Visas: Citizens of the USA, Canada and most European countries do not require visas. German and French citizens need only show their identity cards. NZ and AUS citizens are not required to have visa if they do not stay longer than 90 days.
Public holidays: New Year’s Day; Easter Monday; Labour Day; Constitution Day (20 Aug); All Saint’s Day (1 Nov); Christmas Day; Boxing Day; Revolution of 1948-49 (15 March).
Good buys: Traditional products worth looking out for include folk art, embroidery and ceramics, wall hangings, painted wooden toys and boxes. Also look out for feather or goose down items.
Local dishes: Goulash, stuffed cabbage and fish soup top most menus in Hungary. There are also cakes and pastries to satisfy the sweetest of teeth. Wash them down with Bull’s Blood red wine, the stronger Tokaj or apricot brandy.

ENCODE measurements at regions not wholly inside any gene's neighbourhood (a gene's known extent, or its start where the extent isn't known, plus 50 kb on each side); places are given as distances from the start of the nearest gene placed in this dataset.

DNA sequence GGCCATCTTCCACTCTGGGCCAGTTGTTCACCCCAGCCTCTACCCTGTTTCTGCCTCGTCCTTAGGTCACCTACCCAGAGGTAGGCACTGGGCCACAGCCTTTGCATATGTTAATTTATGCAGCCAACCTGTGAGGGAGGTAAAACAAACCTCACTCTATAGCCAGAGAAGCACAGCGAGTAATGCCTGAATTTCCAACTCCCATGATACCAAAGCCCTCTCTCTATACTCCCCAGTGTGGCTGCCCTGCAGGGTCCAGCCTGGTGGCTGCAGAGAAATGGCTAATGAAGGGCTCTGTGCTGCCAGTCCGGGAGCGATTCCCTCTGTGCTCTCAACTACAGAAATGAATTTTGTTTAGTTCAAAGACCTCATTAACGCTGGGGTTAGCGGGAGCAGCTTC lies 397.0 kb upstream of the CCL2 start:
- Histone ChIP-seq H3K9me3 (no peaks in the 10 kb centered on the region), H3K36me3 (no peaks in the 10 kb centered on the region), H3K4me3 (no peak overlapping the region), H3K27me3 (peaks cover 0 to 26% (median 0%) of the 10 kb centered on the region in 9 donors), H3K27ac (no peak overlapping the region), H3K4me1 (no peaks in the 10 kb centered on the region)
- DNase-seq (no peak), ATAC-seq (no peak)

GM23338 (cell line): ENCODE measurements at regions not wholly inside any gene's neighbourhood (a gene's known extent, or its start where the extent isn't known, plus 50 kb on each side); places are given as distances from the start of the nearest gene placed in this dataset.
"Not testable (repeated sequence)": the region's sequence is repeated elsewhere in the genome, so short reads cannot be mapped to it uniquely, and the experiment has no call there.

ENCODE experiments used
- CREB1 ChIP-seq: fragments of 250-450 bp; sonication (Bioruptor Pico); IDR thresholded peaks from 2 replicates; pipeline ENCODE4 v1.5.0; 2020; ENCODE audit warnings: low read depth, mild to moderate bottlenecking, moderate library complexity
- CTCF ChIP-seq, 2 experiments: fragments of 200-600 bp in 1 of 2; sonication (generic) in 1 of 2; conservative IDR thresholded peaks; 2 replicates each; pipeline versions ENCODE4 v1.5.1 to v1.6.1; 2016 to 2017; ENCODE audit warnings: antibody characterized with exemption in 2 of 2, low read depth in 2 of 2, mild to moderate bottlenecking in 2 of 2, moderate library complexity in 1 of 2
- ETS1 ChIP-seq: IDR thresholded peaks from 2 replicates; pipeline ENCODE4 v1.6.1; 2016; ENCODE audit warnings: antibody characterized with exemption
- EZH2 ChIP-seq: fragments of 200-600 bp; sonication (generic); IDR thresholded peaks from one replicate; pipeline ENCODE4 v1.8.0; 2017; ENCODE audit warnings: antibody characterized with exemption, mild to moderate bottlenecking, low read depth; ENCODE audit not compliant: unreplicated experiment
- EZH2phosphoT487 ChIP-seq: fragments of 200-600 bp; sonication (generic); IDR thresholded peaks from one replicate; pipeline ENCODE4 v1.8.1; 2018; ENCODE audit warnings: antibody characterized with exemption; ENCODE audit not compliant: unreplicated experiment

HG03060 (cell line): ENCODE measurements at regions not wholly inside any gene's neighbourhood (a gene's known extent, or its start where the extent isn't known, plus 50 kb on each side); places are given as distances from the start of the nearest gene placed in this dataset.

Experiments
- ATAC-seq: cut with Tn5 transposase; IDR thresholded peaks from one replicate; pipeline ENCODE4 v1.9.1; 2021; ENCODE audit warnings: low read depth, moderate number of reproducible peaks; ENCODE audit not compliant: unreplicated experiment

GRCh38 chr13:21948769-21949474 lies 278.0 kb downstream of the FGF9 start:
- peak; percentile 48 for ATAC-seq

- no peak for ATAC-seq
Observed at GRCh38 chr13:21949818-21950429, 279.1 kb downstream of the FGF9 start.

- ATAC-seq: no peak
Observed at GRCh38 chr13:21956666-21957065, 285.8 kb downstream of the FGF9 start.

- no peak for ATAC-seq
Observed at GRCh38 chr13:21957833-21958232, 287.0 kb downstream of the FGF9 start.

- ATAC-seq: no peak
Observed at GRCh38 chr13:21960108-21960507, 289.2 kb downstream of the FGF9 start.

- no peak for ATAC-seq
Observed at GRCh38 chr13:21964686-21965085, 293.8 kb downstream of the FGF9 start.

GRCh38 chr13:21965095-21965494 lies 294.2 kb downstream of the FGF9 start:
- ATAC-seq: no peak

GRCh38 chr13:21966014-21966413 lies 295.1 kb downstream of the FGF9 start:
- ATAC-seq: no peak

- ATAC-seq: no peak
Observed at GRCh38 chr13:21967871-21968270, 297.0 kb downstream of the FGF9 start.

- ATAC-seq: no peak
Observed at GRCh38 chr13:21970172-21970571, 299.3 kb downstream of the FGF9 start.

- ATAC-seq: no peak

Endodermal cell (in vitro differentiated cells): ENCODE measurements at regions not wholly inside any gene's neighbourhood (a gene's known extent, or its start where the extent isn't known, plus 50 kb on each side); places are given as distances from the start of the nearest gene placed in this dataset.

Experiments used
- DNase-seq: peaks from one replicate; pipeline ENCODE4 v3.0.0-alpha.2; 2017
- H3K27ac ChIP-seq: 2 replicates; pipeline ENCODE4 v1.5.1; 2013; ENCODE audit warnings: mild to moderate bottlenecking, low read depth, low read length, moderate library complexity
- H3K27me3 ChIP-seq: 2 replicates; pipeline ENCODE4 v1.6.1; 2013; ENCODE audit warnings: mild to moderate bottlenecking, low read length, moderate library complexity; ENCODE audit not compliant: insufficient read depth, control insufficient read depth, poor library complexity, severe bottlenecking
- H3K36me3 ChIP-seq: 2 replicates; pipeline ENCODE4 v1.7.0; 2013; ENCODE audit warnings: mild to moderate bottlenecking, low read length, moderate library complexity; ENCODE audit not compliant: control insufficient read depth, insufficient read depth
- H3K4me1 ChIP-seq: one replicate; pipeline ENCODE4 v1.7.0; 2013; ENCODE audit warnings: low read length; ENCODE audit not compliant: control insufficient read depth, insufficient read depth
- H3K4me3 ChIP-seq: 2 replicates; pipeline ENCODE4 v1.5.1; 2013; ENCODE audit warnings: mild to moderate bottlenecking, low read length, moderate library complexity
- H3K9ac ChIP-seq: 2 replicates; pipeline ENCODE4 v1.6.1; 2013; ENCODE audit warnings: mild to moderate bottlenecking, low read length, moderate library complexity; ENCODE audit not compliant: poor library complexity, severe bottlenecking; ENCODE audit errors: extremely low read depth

Funny fact: Hungarians introduce themselves by telling you their surname first and Christian name second – like James Bond.
Good reading: Two classic travelogues to take along are Patrick Leigh Fermor’s Between the Woods and the Water, which traces his 1933 walk through Hungary en route to Constantinople, and Brian Hall’s Stealing from a Deep Place, which describes the author’s tempered love affair with the still-Communist Budapest of the 1980s.